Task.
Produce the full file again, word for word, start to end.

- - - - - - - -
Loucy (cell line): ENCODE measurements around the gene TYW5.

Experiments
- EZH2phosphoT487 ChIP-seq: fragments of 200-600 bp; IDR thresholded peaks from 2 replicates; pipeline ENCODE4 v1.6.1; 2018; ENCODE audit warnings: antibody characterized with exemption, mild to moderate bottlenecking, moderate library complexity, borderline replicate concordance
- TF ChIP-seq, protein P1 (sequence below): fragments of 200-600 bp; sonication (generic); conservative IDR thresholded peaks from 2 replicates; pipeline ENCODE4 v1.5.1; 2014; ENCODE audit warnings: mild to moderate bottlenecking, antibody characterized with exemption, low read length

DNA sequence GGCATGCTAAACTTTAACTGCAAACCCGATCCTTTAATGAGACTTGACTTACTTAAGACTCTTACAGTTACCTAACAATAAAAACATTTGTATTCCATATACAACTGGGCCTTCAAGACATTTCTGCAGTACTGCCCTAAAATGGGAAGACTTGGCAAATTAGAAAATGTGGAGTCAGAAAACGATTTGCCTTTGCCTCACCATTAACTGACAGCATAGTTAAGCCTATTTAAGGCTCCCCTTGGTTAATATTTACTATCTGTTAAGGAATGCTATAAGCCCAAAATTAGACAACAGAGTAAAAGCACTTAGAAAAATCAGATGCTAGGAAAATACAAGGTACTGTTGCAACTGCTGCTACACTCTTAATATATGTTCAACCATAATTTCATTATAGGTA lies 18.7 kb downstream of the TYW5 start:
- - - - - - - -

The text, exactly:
Loucy (cell line): ENCODE measurements around the gene TYW5.

Experiments
- EZH2phosphoT487 ChIP-seq: fragments of 200-600 bp; IDR thresholded peaks from 2 replicates; pipeline ENCODE4 v1.6.1; 2018; ENCODE audit warnings: antibody characterized with exemption, mild to moderate bottlenecking, moderate library complexity, borderline replicate concordance
- TF ChIP-seq, protein P1 (sequence below): fragments of 200-600 bp; sonication (generic); conservative IDR thresholded peaks from 2 replicates; pipeline ENCODE4 v1.5.1; 2014; ENCODE audit warnings: mild to moderate bottlenecking, antibody characterized with exemption, low read length

DNA sequence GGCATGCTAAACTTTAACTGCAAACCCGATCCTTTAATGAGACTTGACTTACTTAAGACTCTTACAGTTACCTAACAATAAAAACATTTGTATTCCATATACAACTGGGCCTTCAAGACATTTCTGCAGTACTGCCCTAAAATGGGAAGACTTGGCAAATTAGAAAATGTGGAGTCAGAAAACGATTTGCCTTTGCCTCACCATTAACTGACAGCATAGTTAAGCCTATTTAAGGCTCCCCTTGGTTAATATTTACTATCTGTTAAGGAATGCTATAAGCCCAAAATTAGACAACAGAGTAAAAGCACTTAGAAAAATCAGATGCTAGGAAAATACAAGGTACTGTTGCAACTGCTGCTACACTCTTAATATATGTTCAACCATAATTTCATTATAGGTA lies 18.7 kb downstream of the TYW5 start: